Wednesday, February 21, 2007

Where credit’s due

Maybe it’s human nature to complain rather than compliment. It’d be easy to get that impression readings blogs, some of which seem to exist for little else. But I believe in giving credit where credit’s due, so I thought I’d present some bouquets.

From waist to waste

I enjoy some reality programmes. Some of them, however, are of seriously questionable merit. In the “good” category is a new reality series, Wa$ted, on TV3.

The premise is similar to a series they ran last year in which they went into a person’s home, fixed their diets, added exercise, and watched the particpant’s weight go down. That kind of show always makes me uncomfortable because of the unintentional messages they send that thinness is all that matters.

The new show is way different. They look at a family’s home and way of living, including how much rubbish they throw away, and how much of that could be recycled. They also examine how much energy they waste. The show’s experts provide solutions, ranging from switching to compact florescent lighbulbs, adding insulation, using cloth nappies (diapers) instead of disposables or getting a worm farm to compost food scraps.

Near the end of the episode, they calculate how much money the family will save over a year as a result of the changes and then give the difference to the family as a prize. Potentially, it can be several thousand dollars. Much better that fostering questionable body image.

Sky TV gets it right (when prompted)

Let’s begin this compliment with a brickbat: Sky TV did a really dumb thing.

Beginning March 1, they’re rearranging the channel numbers on their digital satellite service to make room for more channels, they say. However, they offered only two ways to find out the new channel numbers: A flyer with the monthly bill or in their programme magazine, Sky Watch.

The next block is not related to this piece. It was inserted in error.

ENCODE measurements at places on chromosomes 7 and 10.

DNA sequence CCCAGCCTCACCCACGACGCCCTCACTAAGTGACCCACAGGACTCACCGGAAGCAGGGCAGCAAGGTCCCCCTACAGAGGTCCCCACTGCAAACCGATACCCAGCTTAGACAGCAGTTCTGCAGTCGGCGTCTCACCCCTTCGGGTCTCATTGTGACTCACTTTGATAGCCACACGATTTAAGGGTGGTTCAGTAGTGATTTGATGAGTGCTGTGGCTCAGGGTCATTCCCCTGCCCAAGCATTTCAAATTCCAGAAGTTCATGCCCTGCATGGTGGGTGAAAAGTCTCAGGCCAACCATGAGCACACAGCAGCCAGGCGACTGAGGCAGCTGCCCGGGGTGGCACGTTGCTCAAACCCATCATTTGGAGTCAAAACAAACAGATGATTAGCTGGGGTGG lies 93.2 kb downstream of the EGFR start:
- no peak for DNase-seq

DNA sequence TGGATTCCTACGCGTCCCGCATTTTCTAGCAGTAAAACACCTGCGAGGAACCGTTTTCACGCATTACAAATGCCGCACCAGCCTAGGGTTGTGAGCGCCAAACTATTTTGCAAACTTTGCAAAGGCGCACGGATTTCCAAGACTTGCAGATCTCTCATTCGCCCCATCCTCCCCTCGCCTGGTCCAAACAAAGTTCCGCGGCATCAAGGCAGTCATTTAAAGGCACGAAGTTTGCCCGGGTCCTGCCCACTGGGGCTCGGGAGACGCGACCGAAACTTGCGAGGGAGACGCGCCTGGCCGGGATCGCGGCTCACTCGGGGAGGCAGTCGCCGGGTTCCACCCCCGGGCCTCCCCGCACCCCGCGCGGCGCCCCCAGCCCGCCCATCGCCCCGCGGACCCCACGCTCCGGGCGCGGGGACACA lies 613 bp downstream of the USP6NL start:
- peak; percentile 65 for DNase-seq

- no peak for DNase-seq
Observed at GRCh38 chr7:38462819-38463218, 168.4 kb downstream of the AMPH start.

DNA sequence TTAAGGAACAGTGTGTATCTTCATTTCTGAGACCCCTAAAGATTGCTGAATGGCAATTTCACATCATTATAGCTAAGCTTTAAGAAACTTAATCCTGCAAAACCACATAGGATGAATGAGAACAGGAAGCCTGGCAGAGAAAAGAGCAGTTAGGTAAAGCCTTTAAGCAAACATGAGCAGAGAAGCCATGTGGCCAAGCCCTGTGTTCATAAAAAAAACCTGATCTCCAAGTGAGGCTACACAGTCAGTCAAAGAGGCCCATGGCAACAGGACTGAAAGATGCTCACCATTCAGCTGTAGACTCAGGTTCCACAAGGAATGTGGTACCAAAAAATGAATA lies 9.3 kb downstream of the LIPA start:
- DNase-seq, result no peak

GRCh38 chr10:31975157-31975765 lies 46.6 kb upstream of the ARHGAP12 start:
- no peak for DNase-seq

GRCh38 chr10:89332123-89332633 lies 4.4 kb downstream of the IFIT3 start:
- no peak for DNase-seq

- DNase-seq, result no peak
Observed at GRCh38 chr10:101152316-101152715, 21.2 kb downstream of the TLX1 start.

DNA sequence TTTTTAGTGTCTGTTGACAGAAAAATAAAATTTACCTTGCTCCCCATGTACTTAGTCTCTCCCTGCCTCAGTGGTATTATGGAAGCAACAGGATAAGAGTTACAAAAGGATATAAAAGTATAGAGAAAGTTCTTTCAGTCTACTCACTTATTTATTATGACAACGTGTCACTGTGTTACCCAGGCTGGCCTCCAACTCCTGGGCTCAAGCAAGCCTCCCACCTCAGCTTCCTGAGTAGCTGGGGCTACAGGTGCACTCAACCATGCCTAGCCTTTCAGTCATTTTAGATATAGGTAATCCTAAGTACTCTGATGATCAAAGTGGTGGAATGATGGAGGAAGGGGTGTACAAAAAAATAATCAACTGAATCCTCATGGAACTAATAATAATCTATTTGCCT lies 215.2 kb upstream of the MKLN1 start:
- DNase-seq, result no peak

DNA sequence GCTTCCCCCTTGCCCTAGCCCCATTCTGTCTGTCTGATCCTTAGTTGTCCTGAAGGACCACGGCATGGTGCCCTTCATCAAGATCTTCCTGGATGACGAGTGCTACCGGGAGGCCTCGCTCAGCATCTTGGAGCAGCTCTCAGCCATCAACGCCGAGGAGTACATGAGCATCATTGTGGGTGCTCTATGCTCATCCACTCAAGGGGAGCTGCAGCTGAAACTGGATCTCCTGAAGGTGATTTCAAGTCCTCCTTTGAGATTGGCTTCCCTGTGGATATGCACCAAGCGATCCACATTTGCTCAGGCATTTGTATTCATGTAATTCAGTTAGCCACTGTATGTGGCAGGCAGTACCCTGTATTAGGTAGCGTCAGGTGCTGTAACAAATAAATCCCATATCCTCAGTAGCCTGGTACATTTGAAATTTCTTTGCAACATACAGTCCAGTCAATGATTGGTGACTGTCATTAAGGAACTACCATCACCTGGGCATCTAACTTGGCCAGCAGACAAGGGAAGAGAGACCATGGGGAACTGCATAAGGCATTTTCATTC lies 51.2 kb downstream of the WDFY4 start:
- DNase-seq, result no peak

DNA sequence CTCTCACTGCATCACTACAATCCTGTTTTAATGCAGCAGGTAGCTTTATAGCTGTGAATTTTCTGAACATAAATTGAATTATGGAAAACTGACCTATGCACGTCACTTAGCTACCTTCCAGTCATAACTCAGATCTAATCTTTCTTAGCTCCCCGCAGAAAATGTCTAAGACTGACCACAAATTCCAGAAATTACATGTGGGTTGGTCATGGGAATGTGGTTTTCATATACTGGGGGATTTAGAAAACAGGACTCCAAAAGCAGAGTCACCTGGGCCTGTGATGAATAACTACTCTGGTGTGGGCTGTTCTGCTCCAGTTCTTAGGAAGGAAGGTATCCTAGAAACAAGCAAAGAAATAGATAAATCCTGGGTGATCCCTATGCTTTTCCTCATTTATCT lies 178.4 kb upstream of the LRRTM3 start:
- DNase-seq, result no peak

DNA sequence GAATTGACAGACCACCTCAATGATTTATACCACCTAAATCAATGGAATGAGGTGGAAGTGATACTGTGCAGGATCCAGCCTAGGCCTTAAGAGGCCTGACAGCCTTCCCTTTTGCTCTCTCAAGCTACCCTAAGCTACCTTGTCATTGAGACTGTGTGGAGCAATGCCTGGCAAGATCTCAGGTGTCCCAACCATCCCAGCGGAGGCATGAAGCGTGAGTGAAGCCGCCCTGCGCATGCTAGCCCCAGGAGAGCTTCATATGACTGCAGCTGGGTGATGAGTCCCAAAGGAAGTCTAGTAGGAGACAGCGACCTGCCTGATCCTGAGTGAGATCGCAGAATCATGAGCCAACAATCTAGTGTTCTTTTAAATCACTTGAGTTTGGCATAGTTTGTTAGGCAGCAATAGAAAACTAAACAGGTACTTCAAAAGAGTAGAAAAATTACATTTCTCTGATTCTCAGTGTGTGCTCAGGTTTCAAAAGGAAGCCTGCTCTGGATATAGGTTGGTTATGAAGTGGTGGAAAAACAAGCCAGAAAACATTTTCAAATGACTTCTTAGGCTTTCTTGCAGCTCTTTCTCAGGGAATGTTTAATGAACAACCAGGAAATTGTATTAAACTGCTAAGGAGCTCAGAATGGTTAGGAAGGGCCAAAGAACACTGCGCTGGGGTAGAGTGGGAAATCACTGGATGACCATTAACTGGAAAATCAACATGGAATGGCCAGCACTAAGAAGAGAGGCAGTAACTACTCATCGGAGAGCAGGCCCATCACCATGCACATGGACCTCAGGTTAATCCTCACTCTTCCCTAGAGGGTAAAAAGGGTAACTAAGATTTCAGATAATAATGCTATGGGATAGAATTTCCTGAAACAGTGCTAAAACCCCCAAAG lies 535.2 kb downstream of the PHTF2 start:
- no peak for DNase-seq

Trouble is, customers who don’t order pay-per-view don’t get a monthly bill; they get one only when there’s an increase in the monthly fees, so they get a statement only a few times a year. Sky Watch is optional, and costs extra. Without either of those, there’s no way to find out the new channel numbers since there’s nothing on the Sky TV website.

So, I emailed them to find out how I could see the new channel numbers. They responded that they’d send me a free copy of Sky Watch. That arrived yesterday.

Now, this is a bit of a back-handed compliment, I realise, but these days it’s rare for a commercial company’s customer service to agree to do anything for a customer, let alone actually do it (for example, read my friend Jason troubles with DirecTV). So I think they should be publicly applauded for taking care of this customer’s needs.

Still, none of it would’ve been necessary if they’d published the new channel line-up on their website. A little more pro-active customer-centred service would be nice.

The New Zealand Black Caps

This is a cricket compliment, so mystified Americans or grieving Australians may want to skip over it.

New Zealand’s national cricket team, the Black Caps, yesterday completed a clean sweep against Australia in the Chappell-Hadlee One Day International series. In the process, New Zealand helped Australia to five consecutive One Day International (ODI) defeats.

I didn’t see yesterday’s match, but Monday’s was brilliant for both sides—it’s just that New Zealand was a little more brilliant. Monday's match required a huge run-chase for New Zealand, but yesterday's had the second-highest run chase in ODI history.

Now, Australia’s media is “roasting” their team. This happened to New Zealand as well after a lacklustre performance in the Tri-Series in Australia against the Aussies and England. It seems to me that the criticism for both countries is a bit over-the-top. An excellent critique of the anti-Black Caps media hysteria is available from Radio New Zealand National, the Mediawatch programme for 18 February (available as an MP3 download or podcast).

So, two compliments here: Well done to the Black Caps! Also, well done to Mediawatch for their fine, as always, analysis of media coverage.

No comments: